It doesn't have the glitz and glamour of nearby Mykonos, nor Rhodes' steady stream of European charter flights disgorging package tourists. The island of Naxos, with its inland verdant mountains and kilometers of sandy beaches, is considered more a quiet family holiday destination as well as a producer of top agricultural products, including its famed cheese.

Now it is among six Greek islands that are seeing sales tax increase by 30 percent on Thursday — one of a series of creditor-demanded reforms in return for Greece's third international bailout. And locals fear it could hammer their fragile tourism and agricultural industry.

"The VAT increase will definitely have an effect. On the permanent residents initially, and in particular on the pensioners and salaried employees whose purchasing power will be reduced," said Naxos Deputy Mayor Dimitris Lianos. "Of course it will also negatively affect tourism, livestock farming and agricultural production" and inhibit investment on the island.

For decades, Greece's Aegean islands — many of them very small and remote — had enjoyed a value added tax rate 30 percent lower than the rest of the country, in an effort to offset increased transportation costs and prevent their dwindling permanent populations from deserting them altogether. Now, with Greece's economy hammered by a financial crisis since 2010 and the country under strict supervision by its European creditors, successive governments have been forced to introduce economic reforms — including the abolition of the VAT tax break.

Naxos, Mykonos, Santorini, Rhodes, Paros and Skiathos are the first to lose the benefit. The rest of the more than 100 inhabited Aegean islands will follow in two waves, on June 1, 2016 and January 1, 2017. Consumer taxes for the vast majority of goods goes from 16 percent to 23 percent, while other goods and services such as hotel rooms jump from 5 percent to 13 percent.

"We work for three months in the summer, so for the rest of the time when it's just the locals here, it will definitely affect our turnover, our consumption," said Vaggelis Koutelieris, who owns five supermarkets on Naxos. "This will be a negative for every business."

Vaggelis Katsaras, who owns a 23-room beachside hotel near a popular windsurfing area and is also the vice president of Naxos' hoteliers association, called the VAT increase "a catastrophe."

Hoteliers are thinking of splitting the increase between the consumers and the hotel owners to cushion the blow for clients, he explained, but it is still unclear how it might affect next year's tourism season.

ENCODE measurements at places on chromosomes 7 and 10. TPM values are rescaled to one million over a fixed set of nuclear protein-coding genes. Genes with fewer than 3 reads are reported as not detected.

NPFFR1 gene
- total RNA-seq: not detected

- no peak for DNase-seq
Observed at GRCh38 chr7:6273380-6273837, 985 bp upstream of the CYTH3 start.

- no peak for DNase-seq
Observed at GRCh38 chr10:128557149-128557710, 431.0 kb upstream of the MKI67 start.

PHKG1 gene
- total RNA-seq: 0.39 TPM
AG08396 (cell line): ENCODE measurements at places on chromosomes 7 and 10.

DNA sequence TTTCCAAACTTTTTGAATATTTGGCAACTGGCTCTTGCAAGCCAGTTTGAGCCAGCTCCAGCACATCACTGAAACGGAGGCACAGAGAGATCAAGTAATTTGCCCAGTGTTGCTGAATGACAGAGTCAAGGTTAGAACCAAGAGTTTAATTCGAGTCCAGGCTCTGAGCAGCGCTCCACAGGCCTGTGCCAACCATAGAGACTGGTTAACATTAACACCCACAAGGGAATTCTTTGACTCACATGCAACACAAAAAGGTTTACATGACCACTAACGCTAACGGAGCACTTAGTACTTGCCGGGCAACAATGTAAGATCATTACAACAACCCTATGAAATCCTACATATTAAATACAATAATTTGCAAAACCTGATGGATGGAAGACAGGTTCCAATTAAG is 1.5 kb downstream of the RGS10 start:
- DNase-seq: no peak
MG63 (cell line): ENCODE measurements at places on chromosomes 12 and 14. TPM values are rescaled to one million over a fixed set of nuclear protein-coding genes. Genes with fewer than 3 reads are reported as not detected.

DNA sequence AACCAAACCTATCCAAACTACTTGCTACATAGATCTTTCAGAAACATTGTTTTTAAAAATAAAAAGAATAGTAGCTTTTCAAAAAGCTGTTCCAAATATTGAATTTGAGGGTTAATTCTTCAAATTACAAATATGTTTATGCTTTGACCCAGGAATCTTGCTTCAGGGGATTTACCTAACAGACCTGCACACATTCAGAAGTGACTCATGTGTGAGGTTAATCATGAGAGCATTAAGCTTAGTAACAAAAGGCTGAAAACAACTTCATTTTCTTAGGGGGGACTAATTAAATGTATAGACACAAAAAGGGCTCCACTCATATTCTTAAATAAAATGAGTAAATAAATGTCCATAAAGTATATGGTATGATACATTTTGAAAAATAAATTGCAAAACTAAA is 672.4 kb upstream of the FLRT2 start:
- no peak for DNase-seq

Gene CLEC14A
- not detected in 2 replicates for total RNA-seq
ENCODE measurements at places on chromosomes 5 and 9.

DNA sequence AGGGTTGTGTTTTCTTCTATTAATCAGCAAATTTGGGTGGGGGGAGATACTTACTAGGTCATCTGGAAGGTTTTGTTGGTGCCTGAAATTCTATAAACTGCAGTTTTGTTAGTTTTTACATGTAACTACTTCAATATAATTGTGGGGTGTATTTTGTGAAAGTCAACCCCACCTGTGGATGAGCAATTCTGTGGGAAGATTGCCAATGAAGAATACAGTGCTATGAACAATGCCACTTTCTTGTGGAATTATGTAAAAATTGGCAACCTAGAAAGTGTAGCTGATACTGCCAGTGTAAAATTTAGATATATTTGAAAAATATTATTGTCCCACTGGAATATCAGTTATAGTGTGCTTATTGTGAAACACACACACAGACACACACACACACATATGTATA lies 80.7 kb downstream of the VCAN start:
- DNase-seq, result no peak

"We're all working to earn money that is only enough for us to pay our obligations," Katsaras said, noting all taxes have skyrocketed and people will now be forced to pre-pay the following year's income tax too.

However, the tourists who were on the island Thursday — a windswept day at the end of the season — appeared generally unperturbed by the imminent change.

Yes, prices will probably go up, said French tourist Marie-Christine Ledernez, visiting from Brittany, "but also it brings the whole country on the same level in a way."

"Perhaps it's also up to us, the clients, to pay too," she said.

Tourism and shipping are Greece's largest industries, and the left-wing government, newly re-elected in September after a politically tumultuous initial seven-month term, has made no secret of its own disagreement with the measure.

"It is clear that this development is a political necessity, and not a choice, for the government, arising from the (bailout) agreement," the Finance Ministry said Monday. It promised to review the VAT increase next year — if it receives more income than expected from a tax evasion crackdown.

But for now, islanders have little choice but to implement the increase.

Makers of Naxos' famed hard, salty cheese named graviera, which has earned the European Union's coveted "protected designation of origin" label and is also exported to Germany, France and the Emirates, fret sales will suffer.

Production costs will increase as prices shoot up, explained cheese producer Yiannis Dimitrokalis, who balked at the prospect of passing the hike on to consumers.

"If you increase your prices, you won't be able to sell," said Dimitrokalis as a team of creamery workers behind him pressed curd into a cheesecloth-lined mold for the next batch of graviera. "The consumer won't be able to buy it. So there will be the problem of products being left, not being used and being thrown away. We're between a rock and a hard place."

Farmers say the tax increase on animal feed could make them cull some of their livestock.

"If this continues, gradually we'll reduce our animals too," said farmer Pavlos Nafpliotis, whose small inland farm includes more than a dozen milk cows as well as sheep, geese and hens.

Naxos, locals insisted, had not originally been on the list of the first wave of islands to see the measure implemented, leaving consumers confused and businesses scrambling to get their cash registers upgraded.

Some just couldn't make it in time.

"I will have to use a receipt booklet until I can take the machine to get it fixed," said Ioanna Vassilaki, whose family-run taverna in the mountain village of Filoti relies on the villagers — mostly farmers and construction workers — as well as tourists enjoying nearby hiking trails.

The VAT increase made her despair.

"I'm going to have to raise the prices," she said. "But can the customers afford to pay?"